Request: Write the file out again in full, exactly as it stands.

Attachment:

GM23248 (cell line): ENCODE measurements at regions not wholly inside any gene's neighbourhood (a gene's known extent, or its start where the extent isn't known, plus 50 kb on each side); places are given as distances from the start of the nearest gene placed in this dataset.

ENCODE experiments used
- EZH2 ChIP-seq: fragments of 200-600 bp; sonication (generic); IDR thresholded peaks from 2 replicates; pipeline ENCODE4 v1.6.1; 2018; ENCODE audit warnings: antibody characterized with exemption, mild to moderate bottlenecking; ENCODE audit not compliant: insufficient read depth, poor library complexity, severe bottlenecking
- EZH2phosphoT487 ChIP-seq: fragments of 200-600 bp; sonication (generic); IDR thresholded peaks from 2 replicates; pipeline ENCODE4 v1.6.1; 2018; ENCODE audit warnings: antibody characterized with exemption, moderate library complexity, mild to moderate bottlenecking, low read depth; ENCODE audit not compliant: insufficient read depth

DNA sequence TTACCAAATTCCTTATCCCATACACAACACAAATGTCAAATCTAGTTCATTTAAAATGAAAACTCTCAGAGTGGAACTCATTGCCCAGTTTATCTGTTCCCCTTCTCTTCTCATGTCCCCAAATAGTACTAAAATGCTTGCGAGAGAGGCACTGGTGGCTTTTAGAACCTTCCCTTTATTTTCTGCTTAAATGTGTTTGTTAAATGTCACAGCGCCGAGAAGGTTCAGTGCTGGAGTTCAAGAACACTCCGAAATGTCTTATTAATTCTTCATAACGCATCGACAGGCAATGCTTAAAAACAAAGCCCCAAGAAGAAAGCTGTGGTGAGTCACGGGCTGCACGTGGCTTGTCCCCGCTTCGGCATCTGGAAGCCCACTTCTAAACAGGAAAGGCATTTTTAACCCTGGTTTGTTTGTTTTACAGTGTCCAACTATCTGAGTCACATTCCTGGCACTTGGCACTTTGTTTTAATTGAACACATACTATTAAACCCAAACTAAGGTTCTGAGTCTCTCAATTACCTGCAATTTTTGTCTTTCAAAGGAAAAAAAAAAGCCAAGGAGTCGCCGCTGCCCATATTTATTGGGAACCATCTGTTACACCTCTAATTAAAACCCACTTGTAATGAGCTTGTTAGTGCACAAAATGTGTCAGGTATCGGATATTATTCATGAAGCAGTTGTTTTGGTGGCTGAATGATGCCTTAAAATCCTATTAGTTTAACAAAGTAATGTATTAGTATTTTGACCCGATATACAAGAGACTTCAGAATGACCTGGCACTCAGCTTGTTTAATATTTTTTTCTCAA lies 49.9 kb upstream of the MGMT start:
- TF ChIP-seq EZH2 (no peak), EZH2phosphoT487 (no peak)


GM23248 (cell line): ENCODE measurements at regions not wholly inside any gene's neighbourhood (a gene's known extent, or its start where the extent isn't known, plus 50 kb on each side); places are given as distances from the start of the nearest gene placed in this dataset.

ENCODE experiments used
- EZH2 ChIP-seq: fragments of 200-600 bp; sonication (generic); IDR thresholded peaks from 2 replicates; pipeline ENCODE4 v1.6.1; 2018; ENCODE audit warnings: antibody characterized with exemption, mild to moderate bottlenecking; ENCODE audit not compliant: insufficient read depth, poor library complexity, severe bottlenecking
- EZH2phosphoT487 ChIP-seq: fragments of 200-600 bp; sonication (generic); IDR thresholded peaks from 2 replicates; pipeline ENCODE4 v1.6.1; 2018; ENCODE audit warnings: antibody characterized with exemption, moderate library complexity, mild to moderate bottlenecking, low read depth; ENCODE audit not compliant: insufficient read depth

DNA sequence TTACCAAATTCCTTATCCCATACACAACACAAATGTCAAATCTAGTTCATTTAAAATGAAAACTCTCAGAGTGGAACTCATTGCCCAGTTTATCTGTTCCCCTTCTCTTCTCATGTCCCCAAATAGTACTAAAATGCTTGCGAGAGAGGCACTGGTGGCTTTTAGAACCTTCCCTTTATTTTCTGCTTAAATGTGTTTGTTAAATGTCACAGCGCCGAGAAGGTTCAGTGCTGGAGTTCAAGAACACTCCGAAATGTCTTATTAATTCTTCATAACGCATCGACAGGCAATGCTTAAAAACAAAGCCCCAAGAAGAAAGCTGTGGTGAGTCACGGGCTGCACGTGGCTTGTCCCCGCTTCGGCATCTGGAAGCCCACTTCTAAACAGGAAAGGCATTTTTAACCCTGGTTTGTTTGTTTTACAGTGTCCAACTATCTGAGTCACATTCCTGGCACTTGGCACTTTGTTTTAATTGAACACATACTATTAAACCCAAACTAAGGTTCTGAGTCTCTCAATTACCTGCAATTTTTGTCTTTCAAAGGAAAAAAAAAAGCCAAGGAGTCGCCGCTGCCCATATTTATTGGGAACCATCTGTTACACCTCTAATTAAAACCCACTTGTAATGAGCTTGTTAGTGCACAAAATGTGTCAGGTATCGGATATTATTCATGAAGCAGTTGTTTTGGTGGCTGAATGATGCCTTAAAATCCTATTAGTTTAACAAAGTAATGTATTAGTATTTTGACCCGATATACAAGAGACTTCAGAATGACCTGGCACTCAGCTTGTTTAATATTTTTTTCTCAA lies 49.9 kb upstream of the MGMT start:
- TF ChIP-seq EZH2 (no peak), EZH2phosphoT487 (no peak)